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Recalling the pay and benefit concessions that UAW members made during the Great Recession of 2008 and 2009 in order to keep the auto industry from collapsing, the president said, “Fact of the matter is you guys, UAW, you saved the automobile industry back in 2008. Made a lot of sacrifices, gave up a lot, and the companies were in trouble. Now they’re doing incredibly well and guess what, you should be doing incredibly well too.”

Then the president told the strikers, “Let’s get back what we lost, OK?”

That’s the UAW top line. There are some questions about whether Biden actually supports all the demands made by the union. For instance, the president and his team have pointedly avoided saying whether he backs the UAW’s demand for a 32-hour work week—a visionary proposal to maintain jobs and fair wages in the face of increasingly automated workplaces. And the administration has yet to embrace arguments that federal spending to promote the development and production of electric vehicles should be tied to assurances that those vehicles will be built in unionized plans in historic manufacturing centers.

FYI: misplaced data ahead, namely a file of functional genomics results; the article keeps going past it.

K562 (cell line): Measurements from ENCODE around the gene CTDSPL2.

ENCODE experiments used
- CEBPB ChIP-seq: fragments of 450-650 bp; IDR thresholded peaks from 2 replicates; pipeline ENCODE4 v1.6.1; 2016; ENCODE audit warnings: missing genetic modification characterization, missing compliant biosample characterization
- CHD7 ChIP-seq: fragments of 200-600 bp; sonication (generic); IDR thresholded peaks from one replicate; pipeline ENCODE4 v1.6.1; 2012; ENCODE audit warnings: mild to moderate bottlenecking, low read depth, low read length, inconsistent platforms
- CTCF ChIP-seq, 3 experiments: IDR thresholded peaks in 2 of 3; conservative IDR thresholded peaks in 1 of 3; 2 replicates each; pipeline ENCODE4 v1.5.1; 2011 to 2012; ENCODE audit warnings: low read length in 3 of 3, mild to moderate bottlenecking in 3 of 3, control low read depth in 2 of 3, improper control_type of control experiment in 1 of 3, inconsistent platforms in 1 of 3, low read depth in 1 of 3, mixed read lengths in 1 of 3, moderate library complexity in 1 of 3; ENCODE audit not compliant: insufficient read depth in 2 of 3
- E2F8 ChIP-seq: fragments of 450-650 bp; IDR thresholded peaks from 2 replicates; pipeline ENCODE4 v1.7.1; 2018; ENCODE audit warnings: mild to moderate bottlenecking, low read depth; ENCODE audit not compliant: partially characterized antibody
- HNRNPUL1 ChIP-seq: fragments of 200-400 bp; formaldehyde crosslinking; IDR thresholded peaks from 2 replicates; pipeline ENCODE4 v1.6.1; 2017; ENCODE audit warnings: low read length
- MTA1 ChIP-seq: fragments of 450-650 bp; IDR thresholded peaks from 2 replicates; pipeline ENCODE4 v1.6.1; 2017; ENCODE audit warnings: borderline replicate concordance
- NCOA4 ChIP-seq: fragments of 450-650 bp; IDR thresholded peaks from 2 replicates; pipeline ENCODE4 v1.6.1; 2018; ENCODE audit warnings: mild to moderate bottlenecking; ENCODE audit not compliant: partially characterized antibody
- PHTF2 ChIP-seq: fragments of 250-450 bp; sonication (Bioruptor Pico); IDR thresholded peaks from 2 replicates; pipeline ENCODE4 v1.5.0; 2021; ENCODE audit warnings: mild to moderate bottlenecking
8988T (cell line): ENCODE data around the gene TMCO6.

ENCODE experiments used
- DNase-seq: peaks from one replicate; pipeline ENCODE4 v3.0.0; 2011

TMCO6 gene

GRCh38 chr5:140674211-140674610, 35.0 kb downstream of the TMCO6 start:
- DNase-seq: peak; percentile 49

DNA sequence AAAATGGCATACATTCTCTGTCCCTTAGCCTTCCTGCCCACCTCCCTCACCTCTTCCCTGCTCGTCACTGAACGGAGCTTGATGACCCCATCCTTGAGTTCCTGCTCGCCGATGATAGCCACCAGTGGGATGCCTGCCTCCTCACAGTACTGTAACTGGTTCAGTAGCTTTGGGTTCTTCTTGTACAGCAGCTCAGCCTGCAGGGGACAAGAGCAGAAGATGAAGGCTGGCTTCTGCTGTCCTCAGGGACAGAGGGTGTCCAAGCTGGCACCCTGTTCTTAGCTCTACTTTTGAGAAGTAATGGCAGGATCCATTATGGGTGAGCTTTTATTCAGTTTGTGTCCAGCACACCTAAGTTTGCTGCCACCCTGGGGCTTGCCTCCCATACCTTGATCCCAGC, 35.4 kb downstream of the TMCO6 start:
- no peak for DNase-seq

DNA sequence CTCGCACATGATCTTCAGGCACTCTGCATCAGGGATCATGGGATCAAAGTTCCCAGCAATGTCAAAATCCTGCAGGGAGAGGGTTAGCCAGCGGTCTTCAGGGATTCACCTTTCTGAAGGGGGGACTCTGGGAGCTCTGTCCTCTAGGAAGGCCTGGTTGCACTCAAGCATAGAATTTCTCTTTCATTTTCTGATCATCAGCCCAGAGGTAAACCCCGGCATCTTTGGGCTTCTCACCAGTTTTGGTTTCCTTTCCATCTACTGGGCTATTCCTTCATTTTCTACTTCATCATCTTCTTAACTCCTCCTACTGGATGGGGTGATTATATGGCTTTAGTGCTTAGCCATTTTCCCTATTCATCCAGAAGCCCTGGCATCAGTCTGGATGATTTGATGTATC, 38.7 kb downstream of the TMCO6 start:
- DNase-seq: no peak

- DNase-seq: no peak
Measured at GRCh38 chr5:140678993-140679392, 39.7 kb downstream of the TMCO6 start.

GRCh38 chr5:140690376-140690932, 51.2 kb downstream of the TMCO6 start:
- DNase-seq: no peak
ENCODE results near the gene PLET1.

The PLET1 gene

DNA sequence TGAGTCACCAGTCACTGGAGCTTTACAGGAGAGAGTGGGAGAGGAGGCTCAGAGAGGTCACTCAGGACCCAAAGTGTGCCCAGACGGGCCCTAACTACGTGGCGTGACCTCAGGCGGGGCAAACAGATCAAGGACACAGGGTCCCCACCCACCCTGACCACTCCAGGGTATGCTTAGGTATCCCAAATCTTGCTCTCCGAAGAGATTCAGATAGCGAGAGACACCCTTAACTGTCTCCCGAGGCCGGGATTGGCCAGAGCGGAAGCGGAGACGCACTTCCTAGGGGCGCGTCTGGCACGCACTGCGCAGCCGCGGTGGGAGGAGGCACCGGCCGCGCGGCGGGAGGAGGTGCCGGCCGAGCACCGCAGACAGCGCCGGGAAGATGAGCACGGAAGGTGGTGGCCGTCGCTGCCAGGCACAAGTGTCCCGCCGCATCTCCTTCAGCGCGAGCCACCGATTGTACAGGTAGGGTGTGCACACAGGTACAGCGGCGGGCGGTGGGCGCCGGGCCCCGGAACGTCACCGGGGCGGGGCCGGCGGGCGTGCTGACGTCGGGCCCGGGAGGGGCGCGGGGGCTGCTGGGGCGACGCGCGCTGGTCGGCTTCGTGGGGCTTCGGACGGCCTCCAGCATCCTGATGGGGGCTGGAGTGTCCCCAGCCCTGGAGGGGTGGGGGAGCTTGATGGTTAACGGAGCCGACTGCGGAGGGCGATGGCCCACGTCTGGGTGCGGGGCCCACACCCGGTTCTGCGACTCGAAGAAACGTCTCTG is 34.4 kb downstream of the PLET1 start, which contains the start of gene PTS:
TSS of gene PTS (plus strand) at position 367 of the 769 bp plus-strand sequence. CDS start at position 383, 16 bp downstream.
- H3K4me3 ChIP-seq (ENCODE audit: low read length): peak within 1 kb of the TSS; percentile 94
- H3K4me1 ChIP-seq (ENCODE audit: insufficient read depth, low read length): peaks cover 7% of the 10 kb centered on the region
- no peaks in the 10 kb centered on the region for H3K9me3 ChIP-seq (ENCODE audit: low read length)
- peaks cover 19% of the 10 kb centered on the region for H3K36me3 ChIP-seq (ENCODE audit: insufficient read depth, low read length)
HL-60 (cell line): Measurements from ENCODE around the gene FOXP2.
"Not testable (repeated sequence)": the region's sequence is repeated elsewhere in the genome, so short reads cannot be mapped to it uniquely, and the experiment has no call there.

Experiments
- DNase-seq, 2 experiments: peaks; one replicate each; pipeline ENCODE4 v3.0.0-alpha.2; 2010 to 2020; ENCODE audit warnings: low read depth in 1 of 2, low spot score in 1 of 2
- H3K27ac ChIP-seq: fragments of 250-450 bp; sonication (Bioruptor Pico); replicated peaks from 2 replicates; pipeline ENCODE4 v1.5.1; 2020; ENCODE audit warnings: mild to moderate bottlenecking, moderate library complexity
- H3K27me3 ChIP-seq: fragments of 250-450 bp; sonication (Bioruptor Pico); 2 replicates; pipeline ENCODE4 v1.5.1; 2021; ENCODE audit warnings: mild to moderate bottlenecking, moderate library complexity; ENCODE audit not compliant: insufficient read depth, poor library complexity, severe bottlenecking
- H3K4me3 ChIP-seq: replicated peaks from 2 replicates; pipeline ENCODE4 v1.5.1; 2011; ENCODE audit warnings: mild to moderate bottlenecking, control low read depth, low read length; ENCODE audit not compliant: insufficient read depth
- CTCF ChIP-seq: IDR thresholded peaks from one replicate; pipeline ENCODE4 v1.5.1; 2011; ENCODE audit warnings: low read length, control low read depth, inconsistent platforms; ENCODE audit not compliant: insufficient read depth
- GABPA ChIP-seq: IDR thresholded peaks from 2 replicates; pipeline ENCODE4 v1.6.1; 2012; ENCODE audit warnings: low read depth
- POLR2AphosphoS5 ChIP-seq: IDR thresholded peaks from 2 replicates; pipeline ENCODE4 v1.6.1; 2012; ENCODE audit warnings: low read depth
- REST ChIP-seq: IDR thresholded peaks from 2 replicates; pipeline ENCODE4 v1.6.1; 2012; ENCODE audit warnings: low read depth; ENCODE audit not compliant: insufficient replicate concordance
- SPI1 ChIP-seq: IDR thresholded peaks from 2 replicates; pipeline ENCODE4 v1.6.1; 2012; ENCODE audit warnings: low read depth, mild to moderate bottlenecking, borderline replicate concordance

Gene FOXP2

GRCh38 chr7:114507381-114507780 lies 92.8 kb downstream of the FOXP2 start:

In honesty, Biden still has plenty of work to do if he wants to be “the most pro-union president in American history”—or if he wants to consolidate his union support ahead of a tough 2024 reelection campaign, in which he will likely face off once more against Republican former president Donald Trump.

Luckily for Biden, Trump is setting himself up as a perfect foil. While Biden was standing shoulder to shoulder with Fain, whose union has yet to make an endorsement for 2024, Trump, who has been critical of UAW leaders and echoed the CEO line that the union’s strategy of making bold demands could ruin the industry, was gearing up for an appearance Wednesday at a non-union plant in the Detroit area. It’s hard to imagine a clearer “Which Side Are You On?” contrast.

With that said, Biden could still take some pointers from Fain. After the president made brief remarks to the striking workers Tuesday, the UAW president took the bullhorn and delivered a sharply focused message that positioned the strike as a class struggle against corporate greed.

Recalling that Local 174 members and other UAW workers shifted from automotive work to defense production during World War II, Fain explained: